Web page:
What happens when the bubble bursts?


“Bubble Bubble Bubble”

Bubble seems to be the buzz word regarding the beer industry now. With big buy-outs; “craft” beer becoming a mainstream product and wider availability a sort of Apocalypticism is forming. The truth is nobody really knows what will happen if and when the craft beer “bubble” gets too big and unsustainable.

Option 1: Nothing happens

If craft beer productions expands in line with more tap availability and more shelf space (including Tesco!) then why would anything change. More bars and independent shops are opening, restaurants are providing bigger beer ranges and supermarkets are creating more shelf space. You’re not going to walk into Tesco tomorrow and it looks like Beermoth have set up shop in the beer aisle. If an independent craft beer shop still trying to sell cans of Dead Pony Club at a profit then they need to take another look at the business plan. If nothing happens: Amazing beer will remain a costly luxury; good beer stays reasonably priced and bad beer stays reasonably cheap. The sun still comes up tomorrow morning.

Option 2: Boom!

If you think of the beer industry as the physical bubble; when the bubble pops you are left with nothing. Its all gone. This is unlikely. We aren’t all going to end up drinking Stella Artois in an All Bar One.

Option 3: Pop!

Possibly the most likely option. Consider the beer industry is the air within the bubble. Lots of atoms surrounding each other. Protecting each other. I’m not saying breweries are living off each other’s “success” but as craft is currently marketed as a superior product; to the ill-informed eye a label stating the beer is “craft” that the beer is good. When the bubble bursts all the atoms go their separate ways. No more protection. No more piggybacking. No more clique. The product has to sell on it’s own merit. If the product isn’t good enough, the marketing isn’t working and if there is no passion in the product, it will fall behind. Beer is business and as if it is to be sold as a high quality, luxury item it has to be presented as such and a passion and connection to the product is paramount to this. When the housing bubble burst in 2008 house prices in Chorlton, South Manchester barely faltered as it was such a desirable area to live people would sacrifice their first-born in order to get a house there.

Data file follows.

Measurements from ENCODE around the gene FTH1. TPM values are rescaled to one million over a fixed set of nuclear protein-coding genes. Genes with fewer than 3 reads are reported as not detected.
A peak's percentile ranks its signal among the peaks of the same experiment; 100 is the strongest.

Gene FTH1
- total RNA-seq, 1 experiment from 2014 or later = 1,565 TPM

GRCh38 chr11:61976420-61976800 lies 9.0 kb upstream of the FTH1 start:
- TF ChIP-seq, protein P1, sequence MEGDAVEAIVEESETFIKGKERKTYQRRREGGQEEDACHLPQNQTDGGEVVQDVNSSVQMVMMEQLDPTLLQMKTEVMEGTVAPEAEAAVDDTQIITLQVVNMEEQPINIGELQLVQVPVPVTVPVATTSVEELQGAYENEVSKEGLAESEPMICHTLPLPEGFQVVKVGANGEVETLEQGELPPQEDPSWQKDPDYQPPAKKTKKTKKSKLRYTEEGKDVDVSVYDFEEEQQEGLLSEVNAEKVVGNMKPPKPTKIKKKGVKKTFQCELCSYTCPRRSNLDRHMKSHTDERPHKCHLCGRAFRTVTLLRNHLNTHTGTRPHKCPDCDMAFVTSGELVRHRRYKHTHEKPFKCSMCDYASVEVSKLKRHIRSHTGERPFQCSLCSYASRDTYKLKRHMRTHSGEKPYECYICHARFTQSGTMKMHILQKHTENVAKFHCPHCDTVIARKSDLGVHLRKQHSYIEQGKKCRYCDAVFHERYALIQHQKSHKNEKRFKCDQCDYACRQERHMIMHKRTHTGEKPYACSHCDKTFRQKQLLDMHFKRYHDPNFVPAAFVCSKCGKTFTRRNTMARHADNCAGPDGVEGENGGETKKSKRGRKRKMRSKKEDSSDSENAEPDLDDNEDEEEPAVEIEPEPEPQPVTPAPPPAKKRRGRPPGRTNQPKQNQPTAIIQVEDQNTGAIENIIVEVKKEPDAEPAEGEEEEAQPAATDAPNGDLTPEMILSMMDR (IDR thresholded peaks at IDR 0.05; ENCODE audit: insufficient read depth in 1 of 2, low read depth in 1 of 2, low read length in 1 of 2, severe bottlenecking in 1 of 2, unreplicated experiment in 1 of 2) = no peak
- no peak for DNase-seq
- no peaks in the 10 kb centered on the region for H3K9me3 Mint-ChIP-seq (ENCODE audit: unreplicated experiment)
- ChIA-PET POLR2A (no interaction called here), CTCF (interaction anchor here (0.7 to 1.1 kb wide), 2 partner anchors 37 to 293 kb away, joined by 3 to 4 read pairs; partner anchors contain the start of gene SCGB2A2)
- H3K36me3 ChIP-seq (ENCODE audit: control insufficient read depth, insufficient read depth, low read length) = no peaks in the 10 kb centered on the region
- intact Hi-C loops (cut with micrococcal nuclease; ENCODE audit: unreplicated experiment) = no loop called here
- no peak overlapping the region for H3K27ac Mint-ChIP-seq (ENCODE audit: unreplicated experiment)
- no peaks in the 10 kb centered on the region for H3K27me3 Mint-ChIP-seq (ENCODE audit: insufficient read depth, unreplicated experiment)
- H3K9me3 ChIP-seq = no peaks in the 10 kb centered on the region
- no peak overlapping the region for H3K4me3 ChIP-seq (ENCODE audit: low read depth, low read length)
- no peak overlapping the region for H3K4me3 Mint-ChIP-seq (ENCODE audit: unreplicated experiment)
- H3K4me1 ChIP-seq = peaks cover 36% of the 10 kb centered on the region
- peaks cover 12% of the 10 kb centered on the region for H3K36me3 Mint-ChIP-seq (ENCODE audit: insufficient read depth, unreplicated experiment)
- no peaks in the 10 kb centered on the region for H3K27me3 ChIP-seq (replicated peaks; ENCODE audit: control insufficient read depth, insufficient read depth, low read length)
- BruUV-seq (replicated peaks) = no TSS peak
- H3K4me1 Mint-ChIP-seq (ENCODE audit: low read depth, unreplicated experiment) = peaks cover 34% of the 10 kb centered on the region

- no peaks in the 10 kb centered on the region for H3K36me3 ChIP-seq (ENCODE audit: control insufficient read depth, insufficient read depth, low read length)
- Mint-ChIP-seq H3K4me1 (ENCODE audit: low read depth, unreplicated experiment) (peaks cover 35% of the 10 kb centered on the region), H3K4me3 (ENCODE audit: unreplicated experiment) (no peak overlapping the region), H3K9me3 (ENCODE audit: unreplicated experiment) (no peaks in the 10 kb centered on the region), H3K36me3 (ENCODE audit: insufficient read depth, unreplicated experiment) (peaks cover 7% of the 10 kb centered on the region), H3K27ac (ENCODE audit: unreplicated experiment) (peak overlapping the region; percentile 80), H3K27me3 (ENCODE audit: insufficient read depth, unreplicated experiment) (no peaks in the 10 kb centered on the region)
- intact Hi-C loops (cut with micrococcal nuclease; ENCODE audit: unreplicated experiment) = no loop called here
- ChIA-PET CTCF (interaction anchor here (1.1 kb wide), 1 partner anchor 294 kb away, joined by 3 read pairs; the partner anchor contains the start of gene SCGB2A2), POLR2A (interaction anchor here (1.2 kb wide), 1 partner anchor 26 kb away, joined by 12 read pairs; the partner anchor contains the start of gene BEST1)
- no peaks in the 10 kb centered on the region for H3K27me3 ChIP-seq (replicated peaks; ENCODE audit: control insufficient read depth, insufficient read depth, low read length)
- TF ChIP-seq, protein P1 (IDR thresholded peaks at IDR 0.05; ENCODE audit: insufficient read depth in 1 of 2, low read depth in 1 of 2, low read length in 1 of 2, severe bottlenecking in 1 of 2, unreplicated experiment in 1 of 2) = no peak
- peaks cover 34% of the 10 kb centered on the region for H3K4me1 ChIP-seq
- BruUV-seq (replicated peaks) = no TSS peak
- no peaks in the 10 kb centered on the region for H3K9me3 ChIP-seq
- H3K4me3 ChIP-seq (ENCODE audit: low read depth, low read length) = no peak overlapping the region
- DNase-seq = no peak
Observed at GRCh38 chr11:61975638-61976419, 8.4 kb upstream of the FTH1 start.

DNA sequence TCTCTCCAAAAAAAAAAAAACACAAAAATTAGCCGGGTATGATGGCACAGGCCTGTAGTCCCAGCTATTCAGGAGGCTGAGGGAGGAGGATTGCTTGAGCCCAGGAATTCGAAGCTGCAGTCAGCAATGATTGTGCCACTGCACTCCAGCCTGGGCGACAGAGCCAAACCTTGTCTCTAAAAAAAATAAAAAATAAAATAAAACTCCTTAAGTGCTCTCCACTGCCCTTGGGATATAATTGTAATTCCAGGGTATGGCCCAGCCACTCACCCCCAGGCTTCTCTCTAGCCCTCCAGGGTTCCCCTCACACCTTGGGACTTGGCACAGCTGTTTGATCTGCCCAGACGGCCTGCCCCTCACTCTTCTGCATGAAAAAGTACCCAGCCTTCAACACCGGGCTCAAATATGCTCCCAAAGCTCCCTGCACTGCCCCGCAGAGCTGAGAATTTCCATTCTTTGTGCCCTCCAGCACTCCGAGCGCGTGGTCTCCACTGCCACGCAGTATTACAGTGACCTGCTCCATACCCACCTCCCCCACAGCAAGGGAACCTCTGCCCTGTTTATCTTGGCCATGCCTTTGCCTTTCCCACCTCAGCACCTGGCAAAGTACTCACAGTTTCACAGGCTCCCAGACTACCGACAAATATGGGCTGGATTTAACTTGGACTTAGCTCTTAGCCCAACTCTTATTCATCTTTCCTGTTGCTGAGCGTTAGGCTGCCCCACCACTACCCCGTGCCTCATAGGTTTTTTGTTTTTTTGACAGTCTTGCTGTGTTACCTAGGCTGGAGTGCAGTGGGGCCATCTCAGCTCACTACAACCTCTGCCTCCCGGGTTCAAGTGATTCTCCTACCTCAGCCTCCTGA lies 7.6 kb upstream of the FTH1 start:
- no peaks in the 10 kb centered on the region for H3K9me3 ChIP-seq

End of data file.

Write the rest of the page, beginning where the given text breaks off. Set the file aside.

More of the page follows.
Unfortunately some breweries will fail, some breweries will just give up as tap and shelf space is swallowed up and some will decide it’s time to take it easy and move on (this happened just yesterday with Quantum Brewery). If you want your favourite brewery to survive if the burst happens then go to your local shop or chosen online retailer and pay a reasonable price for your beer; if you want a cheap hop fix then go to a supermarket and buy a bottle of Punk IPA.

I don’t claim to be an economist and you can read more about the developments in the sales of craft beer in supermarkets from the likes of Total Ales, Brew Geekery and Beer Compurgation but for the majority of us I don’t think our drinking habits are going to change.


One thought on “What happens when the bubble bursts?

  1. I think ultimately in the UK it will become like it is in America now. Big supermarkets like Publix and Walmart stock Founders and Dogfish head core beers e.g. All Day IPA ,60 min and 90 min IPA. Then at Whole Foods they focus on getting the fresh local breweries in stock but also have a selection of the best from across the country including bombers of Ltd run stuff. If I was involved with the running of Marks & Spencers that’s exactly what I would try replicate e.g. M&S in Leeds should be well stocked with Yorkshires freshest and finest from Magic Rock to Northern Monk first and foremost. Focus on the local breweries and that should be healthy for the craft scene across the UK. It’s getting the good stuff to more people. Is that going to be good for independent beer shops, maybe not. But, maybe the breweries need to help in this regard. They could brew exclusive beers for local shops that have helped the scene become what it is today. Support each other in the business. Generally, there is a little bit of bad mouthing of certain breweries nowadays whereas, 3 years ago, anyone brewing decent beer would have been an allay to the ‘craft’ scene. These days, it certainly seems more dog eat dog! As long as beer keeps to as high a standard as we have now, I’ll be happy.


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